Sunday, August 31, 2008

...You Might be a Freedom Lover

If you enjoy running butt naked down a might be a freedom lover.

If your favorite part of the movie Braveheart was when William Wallace was cut open, yelling out the word FREEDOM before the might be a freedom lover.

If you feel a special affinity to animals such as eagles, porcupines, or might be a freedom lover.

If your chest warms when you hear the song Free Bird by Lynard might be a freedom lover.

If you enjoy being the first one off the lift after a night of fresh powder at the might be a freedom lover.

If you think force should only be used in a defensive might be a freedom lover.

If you think Neo did the right thing by taking the red pill in the movie The might be a freedom lover.

If you think it would have been alright if he later wished he had taken the blue pill might be a freedom lover.

If you like to do things your way but don't expect everyone else to have to do the might be a freedom lover.

If you think it's okay for everyone else to do things their way so long as they don't expect you to do the might be a freedom lover.

If you think we should stop acting as if we know all the answers when we don't even know all the questions, much less all the might be a freedom lover.

If you think freedom is about might be a freedom lover.

If you think it's a free country, or at least that it should might be a freedom lover.

Friday, August 22, 2008

Buying America

There's an interesting website called Behind the Buyouts that claims foreign governments are teaming up with powerful, private buyout firms to buy significant stakes in major American companies who are responsible for American defense and energy.

I will admit that I have not taken the time to read through this website. However, I have heard of similar actions before (remember the port buyout controversy of Bush?) and I can say that such a thing can be of concern, mostly because of the ambiguity of it all.
For example, we are in an age of globalization and free markets, which on one hand can be a good thing. Globalization allows individuals to no longer be dependent on a nation. Of course, globalization also has a habit of simultaneously making a nation dependent on the world.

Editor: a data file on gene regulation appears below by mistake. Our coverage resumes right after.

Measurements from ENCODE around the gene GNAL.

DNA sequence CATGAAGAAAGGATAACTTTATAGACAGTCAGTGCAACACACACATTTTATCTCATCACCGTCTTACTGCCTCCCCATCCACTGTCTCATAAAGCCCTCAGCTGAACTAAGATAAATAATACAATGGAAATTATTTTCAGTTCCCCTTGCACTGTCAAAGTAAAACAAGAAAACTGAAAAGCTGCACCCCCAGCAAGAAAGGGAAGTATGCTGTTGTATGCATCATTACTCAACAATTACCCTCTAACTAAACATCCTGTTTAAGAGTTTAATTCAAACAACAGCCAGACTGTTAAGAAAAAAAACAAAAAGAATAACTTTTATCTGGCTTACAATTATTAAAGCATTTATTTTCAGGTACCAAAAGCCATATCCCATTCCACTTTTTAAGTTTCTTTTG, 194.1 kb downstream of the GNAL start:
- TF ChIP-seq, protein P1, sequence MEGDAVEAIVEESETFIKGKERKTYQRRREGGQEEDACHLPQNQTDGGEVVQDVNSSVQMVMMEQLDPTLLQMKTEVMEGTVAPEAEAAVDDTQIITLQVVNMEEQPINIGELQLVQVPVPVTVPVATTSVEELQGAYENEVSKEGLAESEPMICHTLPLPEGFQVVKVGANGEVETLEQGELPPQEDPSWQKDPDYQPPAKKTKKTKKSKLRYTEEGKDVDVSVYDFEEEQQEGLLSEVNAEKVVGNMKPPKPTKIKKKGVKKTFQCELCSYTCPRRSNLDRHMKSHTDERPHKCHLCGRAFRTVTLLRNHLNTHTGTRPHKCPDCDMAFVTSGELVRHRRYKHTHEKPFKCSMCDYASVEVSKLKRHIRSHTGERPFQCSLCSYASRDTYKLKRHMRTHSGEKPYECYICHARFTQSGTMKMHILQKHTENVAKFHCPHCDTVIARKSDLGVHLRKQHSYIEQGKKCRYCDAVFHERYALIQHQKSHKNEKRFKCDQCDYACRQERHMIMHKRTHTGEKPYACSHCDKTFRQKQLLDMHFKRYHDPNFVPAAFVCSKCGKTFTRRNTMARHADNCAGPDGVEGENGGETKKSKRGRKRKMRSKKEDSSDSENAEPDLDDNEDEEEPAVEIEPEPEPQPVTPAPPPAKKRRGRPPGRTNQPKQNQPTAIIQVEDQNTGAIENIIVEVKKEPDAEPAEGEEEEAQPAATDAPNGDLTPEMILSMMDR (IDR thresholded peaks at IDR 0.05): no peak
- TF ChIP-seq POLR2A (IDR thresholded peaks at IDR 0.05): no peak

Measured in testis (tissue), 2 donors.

Without trying to make this a post about globalization, let me say that we often promote globalization, for right or wrong (right and wrong, in my opinion), and that any foreign entity buying up American companies is not something we should be concerned with, just as there are plenty of American companies doing the same thing in other nations. That's the free market, gone global.
On the other hand, it seems a bit snarky if we are talking about foreign governments, not just foreign companies, that are involved in buying out American companies, particularly when we are talking about industries involving defense and energy.
If such a thing is actually occurring, should the American people have a right to know that foreign governments are involved in the American buyouts that foreign companies are conducting?
I would say yes. After all, we are not talking about Budweiser that was recently sold to a foreign company, because that company's government was not a partner of the sale and beer is not the same thing as national defense and energy.
Should such sales even be allowed? I would have to say no, if the company is involved in something that could affect national security. I'm all for little government involvement in private business, but when we are talking about private business that involves products of national security, we need to at least take a second look, I think. After all, we do not see such government involvement in sales of companies such as Budweiser, yet they might exist in products dealing with national security? That seems like more than coincidence to me.
If such sales are taking place, with foreign government involvement, it might be beneficial to be very leery. After all, I once heard someone say that hostile nations need not attack us to destroy us. All they have to do is buy us out. Once they own us, they can destroy us at will.
If there was ever a case for buying American, this would be it.

Tuesday, August 19, 2008

Another Quote I like

"If you want to be free, there is but one way; it is to guarantee an equally full measure of liberty to all your neighbors. There is no other." ~ Carl Shurz

What I think is important to remember here are two things:

1. Guaranteeing liberty for your neighbor means not forcing something other than liberty on your neighbor and it also means not forcing liberty itself on your neighbor. It means using no force against your neighbor, period, except in defense.

2. When all your neighbors exercise the same freedom you have, it does not mean they will choose the same way of life or even the same form of government as you.

...And that's okay.

Anything else is not liberty or freedom.

Saturday, August 9, 2008

The 2008 Parade of Nations